Captain Laviolette timely filed an appeal with the Civil Service Commission alleging that his termination was arbitrary and capricious and without just legal cause. A Civil Service Hearing took place before a Hearing Examiner on July 5, 2012. Following the hearing, the Hearing Examiner issued a report to the Civil Service Commission. The report opined that the appointing authority failed to meet its burden of proof showing that Captain Laviolette was unwilling to return to work, and noted that Captain Laviolette indicated that he would be able to return to work in the foreseeable future. The Civil Service Commission agreed with the Hearing Examiner and ordered that Captain Laviolette's appeal be granted and further ordered that he be returned to his previous position with all back pay and emoluments of his prior employment. The appointing authority appealed this judgment.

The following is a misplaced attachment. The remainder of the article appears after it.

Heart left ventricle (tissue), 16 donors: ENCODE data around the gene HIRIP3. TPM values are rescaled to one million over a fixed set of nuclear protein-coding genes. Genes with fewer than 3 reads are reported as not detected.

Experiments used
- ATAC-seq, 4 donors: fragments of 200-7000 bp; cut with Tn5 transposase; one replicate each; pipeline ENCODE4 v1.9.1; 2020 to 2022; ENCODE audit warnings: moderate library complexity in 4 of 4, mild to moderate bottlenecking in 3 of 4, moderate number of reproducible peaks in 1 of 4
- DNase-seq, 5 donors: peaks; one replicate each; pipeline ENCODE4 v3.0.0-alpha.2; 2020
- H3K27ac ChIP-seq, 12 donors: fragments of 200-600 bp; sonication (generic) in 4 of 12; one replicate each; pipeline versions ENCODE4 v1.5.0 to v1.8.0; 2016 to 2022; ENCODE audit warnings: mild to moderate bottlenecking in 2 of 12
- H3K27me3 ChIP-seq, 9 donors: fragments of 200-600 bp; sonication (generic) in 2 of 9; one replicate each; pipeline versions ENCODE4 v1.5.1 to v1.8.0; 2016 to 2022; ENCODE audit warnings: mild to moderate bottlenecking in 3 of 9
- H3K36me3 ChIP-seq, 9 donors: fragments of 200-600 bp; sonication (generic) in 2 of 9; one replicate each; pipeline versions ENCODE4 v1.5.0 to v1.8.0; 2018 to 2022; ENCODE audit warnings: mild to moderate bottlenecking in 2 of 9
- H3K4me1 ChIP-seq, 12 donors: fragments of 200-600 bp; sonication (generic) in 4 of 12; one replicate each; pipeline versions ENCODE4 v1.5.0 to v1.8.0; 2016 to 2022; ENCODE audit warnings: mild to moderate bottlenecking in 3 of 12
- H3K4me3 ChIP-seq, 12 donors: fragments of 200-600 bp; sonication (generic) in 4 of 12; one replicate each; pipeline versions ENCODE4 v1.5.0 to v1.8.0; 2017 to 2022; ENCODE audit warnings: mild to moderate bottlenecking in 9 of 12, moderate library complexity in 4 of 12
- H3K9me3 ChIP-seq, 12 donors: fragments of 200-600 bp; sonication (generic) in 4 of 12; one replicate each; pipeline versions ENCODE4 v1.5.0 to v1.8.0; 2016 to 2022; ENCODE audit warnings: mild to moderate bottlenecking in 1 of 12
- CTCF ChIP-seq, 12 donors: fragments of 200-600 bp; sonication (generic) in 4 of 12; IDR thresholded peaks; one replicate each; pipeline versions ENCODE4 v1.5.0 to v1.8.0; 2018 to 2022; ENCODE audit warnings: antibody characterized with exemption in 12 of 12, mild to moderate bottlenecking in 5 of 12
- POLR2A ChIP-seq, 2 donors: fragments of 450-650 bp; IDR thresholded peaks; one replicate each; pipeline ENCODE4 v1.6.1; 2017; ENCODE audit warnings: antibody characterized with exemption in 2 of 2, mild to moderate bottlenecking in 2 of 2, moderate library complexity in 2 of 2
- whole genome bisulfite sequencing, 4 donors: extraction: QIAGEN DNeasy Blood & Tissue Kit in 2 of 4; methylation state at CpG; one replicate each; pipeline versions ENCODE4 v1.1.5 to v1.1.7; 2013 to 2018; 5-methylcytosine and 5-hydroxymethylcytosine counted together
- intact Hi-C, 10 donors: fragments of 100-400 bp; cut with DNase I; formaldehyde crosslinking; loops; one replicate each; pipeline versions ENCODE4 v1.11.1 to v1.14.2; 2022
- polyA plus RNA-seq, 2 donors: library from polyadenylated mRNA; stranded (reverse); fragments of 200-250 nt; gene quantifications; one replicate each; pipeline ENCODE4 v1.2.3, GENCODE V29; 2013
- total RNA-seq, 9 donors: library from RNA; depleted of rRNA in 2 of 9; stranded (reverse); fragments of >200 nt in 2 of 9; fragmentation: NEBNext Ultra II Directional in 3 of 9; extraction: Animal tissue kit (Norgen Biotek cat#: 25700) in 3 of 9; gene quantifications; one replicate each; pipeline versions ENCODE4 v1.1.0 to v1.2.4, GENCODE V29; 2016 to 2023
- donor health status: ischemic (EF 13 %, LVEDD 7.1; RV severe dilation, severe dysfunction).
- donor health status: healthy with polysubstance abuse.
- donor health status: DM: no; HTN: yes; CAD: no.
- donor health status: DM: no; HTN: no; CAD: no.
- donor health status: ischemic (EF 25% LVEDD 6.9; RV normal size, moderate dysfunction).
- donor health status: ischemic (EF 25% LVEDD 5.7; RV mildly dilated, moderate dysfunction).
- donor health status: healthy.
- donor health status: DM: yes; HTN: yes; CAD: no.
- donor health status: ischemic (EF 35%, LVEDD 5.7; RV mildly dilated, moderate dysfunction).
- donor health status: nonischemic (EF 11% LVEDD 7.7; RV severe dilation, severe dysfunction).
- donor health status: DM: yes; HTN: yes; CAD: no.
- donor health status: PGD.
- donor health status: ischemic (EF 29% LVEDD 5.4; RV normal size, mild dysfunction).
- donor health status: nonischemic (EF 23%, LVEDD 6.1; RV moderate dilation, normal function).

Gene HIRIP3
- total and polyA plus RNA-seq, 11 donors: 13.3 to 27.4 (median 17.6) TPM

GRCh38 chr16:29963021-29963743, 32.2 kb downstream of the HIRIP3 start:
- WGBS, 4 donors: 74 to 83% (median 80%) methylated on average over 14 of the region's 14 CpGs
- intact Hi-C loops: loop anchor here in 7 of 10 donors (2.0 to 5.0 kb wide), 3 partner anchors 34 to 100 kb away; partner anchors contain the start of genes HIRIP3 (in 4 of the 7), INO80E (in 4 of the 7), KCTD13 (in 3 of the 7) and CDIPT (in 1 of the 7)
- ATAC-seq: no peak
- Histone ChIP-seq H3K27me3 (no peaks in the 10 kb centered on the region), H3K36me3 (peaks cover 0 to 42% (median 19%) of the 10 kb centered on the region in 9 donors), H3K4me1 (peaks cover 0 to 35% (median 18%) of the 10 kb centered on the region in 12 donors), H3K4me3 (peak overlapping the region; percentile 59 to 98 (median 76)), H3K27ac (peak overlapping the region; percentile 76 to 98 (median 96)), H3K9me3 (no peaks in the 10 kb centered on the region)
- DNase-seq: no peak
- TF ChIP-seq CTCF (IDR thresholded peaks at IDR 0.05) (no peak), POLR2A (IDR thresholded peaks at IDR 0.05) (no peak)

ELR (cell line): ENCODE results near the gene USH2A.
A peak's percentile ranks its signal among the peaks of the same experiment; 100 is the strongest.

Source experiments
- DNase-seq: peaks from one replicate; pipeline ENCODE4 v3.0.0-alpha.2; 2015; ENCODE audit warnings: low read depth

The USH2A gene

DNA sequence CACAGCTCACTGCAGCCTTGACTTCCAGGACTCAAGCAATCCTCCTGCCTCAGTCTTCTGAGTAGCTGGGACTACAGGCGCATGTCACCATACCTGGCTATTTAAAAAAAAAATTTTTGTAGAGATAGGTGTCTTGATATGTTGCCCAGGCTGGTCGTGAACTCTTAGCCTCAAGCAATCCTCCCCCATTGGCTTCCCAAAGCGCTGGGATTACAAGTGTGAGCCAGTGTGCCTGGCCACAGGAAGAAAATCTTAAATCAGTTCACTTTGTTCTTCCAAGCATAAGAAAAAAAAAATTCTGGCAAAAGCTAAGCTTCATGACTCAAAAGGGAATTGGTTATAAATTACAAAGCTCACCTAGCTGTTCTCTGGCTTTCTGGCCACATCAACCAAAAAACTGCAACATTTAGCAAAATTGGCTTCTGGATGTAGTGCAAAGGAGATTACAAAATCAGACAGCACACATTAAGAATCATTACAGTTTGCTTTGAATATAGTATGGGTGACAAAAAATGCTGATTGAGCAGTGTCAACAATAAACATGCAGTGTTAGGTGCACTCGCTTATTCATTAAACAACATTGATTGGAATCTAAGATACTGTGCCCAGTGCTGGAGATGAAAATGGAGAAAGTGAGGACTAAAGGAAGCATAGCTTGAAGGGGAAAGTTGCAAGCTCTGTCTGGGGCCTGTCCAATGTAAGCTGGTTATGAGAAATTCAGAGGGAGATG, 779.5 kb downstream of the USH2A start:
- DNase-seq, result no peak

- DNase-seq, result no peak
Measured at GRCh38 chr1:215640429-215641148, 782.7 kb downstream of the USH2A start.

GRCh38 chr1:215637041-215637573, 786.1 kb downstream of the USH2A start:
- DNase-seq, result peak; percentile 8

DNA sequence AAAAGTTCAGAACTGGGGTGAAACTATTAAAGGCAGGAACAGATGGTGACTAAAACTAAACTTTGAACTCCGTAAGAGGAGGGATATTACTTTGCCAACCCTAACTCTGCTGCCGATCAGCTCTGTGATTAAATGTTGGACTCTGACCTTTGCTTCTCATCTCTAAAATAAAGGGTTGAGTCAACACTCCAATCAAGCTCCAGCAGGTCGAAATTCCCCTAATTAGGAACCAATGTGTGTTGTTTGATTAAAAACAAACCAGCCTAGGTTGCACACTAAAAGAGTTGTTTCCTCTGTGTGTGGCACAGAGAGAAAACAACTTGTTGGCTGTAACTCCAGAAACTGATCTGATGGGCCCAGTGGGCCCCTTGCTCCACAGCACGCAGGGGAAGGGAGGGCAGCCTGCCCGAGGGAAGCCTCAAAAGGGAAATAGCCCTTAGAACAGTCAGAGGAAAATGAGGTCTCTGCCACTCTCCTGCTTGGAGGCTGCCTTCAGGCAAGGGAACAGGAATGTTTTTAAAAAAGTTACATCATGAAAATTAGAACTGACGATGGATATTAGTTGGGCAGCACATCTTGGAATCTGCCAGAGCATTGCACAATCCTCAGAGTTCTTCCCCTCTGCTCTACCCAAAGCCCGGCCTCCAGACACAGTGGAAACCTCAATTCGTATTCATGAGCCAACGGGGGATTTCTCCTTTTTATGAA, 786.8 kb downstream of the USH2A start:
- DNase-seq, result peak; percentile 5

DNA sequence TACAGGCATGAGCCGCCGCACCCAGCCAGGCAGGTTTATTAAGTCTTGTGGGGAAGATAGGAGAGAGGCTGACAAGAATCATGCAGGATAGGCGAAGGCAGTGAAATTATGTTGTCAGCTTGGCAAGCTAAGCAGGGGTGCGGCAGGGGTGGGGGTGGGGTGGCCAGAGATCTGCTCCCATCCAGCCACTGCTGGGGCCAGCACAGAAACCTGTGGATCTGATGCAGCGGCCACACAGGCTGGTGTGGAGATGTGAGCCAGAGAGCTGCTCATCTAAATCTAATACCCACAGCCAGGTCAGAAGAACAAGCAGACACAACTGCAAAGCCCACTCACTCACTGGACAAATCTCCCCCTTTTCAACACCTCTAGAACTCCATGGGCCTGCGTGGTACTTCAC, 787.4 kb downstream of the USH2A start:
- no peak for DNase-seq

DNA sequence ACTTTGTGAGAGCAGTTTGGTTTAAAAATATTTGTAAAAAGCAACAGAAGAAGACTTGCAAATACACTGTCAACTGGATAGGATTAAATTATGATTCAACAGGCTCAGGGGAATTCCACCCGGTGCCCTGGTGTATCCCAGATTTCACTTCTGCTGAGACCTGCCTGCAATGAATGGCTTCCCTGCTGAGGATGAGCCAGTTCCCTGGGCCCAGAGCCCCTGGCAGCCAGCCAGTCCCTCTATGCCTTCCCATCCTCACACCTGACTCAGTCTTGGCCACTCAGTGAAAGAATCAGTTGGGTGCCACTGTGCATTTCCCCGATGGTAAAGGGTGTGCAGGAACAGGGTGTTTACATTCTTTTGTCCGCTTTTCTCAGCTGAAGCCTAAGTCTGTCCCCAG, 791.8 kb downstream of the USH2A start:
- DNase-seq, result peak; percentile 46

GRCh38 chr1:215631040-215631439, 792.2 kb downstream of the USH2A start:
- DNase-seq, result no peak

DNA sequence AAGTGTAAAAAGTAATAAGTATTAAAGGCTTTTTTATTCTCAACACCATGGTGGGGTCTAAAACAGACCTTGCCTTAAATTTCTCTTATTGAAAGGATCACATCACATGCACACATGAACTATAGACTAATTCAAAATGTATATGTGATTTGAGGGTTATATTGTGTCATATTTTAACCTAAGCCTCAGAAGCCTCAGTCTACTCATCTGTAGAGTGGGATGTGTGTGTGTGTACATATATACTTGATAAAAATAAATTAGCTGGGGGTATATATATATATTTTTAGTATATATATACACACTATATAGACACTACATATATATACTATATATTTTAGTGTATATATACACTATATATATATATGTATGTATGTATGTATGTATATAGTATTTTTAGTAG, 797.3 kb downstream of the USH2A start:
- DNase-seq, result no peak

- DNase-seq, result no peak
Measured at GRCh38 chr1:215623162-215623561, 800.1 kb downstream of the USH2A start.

On March 11, 2015, this Court vacated the Civil Service Commission's judgment as procedurally improper and remanded the case for further proceedings. Laviolette v. Department of Police, 2013–1608 (La.App. 4 Cir. 3/11/15), 163 So.3d 96. On November 11, 2015, the Civil Service Commission issued a new decision in this matter. The Commission granted Captain Laviolette's appeal and ordered that he be returned to his previous position with all back pay and emoluments of employment.3 It is from this judgment that the NOPD now appeals.

DISCUSSION